“Today, in this role with the Lakers, it’s an incredibly proud moment for me each time I am able to go out to the city to help fund and provide resources to the community that I grew up in. This role is an honor. It is the first time that the foundation has been run by someone outside of the family and outside of the ownership for twenty-five years. It took a lot of growth and trust, and I thank the organization for believing in me and for empowering me to really get entrenched into everything. Again, it was different from what they were used to, so I was determined to make sure that the community recognized how committed the Lakers were in investing in them. I needed to take it all the way back to those grassroots organizations and to those communities in LA where nobody wanted to go…even if we required the support of police escorts, I didn’t stop. These communities deserved what the Lakers were offering. The Lakers are extremely generous; every dime raised is placed back into the community, on top of what they already give. Over COVID, we recognized how much the community needed us, but we also recognized that the frontline workers needed us as well. We formed alliances with eleven other sports teams in Los Angeles; despite the sports rivalries, we all decided to come together to support our city through the pandemic.”
“In 2021, I was promoted to become the first Black female Vice President in the history of the Lakers organization. I am so proud and so grateful to Jeanie Buss, our owner, and Linda Rambis, who oversees so much at the organization, for believing in me. When Jeanie won the championship in 2020 and was asked, ‘What does it feel like to be the first female owner of a championship?’ she said, ‘It’s okay to be the first, but it’s not okay to be the only.’ That was a powerful statement, and when I became the first black female VP, I also realized that it is okay to be the first, but I cannot rest at being the only. I have to keep going, I have to keep helping, and I have to keep developing. My goal is to find someone who is going to, eventually, take my place; someone that I could mentor. It would be an absolute joy to see one of the young people from my community become me; because more of them can be me than they can be Lebron James or Magic Johnson - those opportunities are so far and few, and I hope that they can do that too, but let’s have a backup plan. You can still be involved in sports and still be a part of this amazing world, but you don’t have to play the actual sport to be successful.”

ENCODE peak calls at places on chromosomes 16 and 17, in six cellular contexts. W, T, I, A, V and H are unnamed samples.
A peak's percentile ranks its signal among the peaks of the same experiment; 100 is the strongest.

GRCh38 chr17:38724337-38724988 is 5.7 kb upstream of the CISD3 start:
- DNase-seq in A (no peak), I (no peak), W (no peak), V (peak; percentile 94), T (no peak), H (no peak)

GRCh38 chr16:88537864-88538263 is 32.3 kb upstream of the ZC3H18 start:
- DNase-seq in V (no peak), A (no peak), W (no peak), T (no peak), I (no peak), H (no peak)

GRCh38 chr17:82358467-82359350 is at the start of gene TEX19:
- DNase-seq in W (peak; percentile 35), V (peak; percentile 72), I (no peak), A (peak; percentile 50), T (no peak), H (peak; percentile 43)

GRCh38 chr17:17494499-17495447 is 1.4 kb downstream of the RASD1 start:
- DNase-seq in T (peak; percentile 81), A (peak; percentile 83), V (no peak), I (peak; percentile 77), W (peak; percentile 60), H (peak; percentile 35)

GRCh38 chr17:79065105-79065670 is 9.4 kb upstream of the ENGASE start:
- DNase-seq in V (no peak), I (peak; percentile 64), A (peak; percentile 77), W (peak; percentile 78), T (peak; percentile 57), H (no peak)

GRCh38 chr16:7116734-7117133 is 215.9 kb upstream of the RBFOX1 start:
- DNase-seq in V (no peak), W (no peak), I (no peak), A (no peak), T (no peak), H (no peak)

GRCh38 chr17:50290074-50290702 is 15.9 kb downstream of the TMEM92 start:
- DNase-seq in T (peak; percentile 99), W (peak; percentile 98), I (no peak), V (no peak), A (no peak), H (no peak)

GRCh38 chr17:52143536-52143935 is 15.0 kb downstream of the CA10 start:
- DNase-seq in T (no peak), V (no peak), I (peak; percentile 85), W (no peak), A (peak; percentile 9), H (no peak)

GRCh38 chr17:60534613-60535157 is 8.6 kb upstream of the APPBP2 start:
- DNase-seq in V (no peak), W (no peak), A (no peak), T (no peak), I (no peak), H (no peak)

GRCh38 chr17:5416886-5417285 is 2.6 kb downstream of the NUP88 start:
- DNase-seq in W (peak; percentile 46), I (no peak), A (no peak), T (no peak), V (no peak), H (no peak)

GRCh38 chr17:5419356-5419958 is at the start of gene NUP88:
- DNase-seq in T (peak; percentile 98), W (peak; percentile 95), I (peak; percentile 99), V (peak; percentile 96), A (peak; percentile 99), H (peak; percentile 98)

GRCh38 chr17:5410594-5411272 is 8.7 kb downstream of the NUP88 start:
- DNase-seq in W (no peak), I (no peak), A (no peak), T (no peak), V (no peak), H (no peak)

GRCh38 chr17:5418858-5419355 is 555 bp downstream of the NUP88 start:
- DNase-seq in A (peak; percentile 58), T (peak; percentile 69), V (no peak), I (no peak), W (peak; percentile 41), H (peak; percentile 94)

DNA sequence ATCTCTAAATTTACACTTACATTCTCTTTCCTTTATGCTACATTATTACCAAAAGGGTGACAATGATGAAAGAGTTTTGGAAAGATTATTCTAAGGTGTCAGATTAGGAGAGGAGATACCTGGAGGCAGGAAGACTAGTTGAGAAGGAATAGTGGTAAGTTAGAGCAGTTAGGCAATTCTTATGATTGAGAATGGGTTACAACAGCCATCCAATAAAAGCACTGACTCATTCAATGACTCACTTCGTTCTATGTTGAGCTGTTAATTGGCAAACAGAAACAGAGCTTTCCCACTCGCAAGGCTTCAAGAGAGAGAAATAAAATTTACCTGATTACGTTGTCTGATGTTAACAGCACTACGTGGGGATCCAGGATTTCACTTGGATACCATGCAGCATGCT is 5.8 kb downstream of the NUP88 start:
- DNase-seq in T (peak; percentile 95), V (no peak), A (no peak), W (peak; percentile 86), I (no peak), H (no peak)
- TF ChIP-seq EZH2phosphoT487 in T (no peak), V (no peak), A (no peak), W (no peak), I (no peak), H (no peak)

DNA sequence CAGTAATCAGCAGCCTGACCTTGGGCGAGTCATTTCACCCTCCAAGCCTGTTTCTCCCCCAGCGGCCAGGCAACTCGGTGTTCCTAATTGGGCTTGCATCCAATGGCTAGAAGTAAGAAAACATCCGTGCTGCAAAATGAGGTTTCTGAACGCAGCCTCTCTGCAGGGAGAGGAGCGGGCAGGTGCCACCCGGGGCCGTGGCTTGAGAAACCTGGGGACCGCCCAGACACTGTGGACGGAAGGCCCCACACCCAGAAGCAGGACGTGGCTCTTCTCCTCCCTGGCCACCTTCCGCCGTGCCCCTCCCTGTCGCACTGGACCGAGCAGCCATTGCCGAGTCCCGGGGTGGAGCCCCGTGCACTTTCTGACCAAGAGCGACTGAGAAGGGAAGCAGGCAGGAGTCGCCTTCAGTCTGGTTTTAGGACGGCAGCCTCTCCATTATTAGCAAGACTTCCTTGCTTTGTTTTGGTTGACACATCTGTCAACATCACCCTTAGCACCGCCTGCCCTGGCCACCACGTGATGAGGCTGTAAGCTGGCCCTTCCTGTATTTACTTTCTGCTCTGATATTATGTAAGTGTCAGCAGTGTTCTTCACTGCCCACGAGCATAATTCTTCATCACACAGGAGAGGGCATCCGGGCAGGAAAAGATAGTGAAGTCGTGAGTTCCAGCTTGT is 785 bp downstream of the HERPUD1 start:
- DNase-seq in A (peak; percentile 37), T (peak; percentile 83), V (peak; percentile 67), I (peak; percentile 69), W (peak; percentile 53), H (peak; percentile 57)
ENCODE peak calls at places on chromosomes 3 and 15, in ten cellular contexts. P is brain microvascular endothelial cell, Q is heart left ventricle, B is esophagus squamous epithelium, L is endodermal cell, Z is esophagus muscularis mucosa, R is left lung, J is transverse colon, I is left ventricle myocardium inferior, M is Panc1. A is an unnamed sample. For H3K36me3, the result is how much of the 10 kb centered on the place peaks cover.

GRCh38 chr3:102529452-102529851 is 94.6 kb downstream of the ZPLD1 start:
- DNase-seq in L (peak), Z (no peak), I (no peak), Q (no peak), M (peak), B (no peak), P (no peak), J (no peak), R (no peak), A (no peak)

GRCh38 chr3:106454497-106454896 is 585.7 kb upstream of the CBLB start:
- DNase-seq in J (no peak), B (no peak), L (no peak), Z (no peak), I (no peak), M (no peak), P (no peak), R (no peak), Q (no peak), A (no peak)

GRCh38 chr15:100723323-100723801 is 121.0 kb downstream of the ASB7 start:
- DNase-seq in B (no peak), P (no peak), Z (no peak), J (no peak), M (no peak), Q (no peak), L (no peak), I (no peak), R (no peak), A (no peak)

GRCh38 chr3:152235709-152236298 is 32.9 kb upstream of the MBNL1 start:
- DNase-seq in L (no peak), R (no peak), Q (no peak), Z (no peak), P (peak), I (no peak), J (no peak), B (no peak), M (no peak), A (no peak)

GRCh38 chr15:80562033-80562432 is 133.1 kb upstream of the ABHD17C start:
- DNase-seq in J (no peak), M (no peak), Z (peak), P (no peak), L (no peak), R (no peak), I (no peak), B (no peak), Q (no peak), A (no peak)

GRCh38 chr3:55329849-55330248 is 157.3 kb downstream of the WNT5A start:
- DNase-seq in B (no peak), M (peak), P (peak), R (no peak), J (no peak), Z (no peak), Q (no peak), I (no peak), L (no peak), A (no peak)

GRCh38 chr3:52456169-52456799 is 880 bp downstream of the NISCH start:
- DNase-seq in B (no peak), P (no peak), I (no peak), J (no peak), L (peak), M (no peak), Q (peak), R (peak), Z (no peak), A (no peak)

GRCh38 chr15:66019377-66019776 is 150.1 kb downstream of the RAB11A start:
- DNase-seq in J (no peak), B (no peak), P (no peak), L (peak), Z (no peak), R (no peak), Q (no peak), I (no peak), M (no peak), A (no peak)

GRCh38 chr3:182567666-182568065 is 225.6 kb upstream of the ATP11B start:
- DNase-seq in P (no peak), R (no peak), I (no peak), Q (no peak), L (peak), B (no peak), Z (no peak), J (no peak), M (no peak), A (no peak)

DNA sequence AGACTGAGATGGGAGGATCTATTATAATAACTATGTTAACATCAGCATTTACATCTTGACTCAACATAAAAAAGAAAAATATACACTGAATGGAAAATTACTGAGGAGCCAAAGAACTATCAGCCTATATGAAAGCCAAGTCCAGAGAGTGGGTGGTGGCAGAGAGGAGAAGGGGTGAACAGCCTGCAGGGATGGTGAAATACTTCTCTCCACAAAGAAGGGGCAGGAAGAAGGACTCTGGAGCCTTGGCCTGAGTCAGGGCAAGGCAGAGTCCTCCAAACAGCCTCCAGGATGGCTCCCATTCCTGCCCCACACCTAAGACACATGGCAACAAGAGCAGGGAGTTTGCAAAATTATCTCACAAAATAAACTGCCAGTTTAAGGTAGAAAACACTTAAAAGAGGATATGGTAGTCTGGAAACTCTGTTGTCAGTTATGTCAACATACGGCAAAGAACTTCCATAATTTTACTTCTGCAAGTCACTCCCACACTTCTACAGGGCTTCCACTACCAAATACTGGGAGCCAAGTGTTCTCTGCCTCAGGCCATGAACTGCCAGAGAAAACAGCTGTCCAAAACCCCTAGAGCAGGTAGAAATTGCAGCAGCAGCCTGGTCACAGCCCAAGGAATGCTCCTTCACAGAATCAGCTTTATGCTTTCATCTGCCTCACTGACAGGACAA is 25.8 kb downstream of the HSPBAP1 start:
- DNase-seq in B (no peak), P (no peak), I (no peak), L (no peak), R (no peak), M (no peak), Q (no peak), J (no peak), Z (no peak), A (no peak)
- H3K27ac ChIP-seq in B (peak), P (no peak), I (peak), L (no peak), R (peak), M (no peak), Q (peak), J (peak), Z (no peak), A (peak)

“The Lakers’ history and the family is important. It’s a family organization. The late Dr. Buss believed in the community, he believed in our fans, he believed in giving people opportunities, he believed in diversity, and he believed in inclusion. To see his children, who now run the organization, and to see Jeanie and to see her family, I feel like I am a part of that family. That’s how we conduct business. At the end of the day, the Lakers are a family. We are always expanding and looking to bring others into the family. Our Laker Legends, who we have so much respect for, that’s one of the most important parts of my job. I grew up a fan watching them, but now, they’re my colleagues. Working with our legends, I have learned so much. They are such givers because it was programs like the ones that I help to run that helped get them to where they are. I feel like Mrs. Claus 365 days of the year! When I call, I’m usually calling with good news - when you receive a call from me, it’s an opportunity to bring so much more than a smile to a youth; I get to bring them an opportunity to experience something they never have before. This is what gets me out of bed every morning - knowing that I have the power to literally change someone’s life every day with whatever resources have been entrusted to me. Everyone is equal, and we’re all in this together to help one another. And that’s one thing people can say about me, and the legacy I choose to leave.”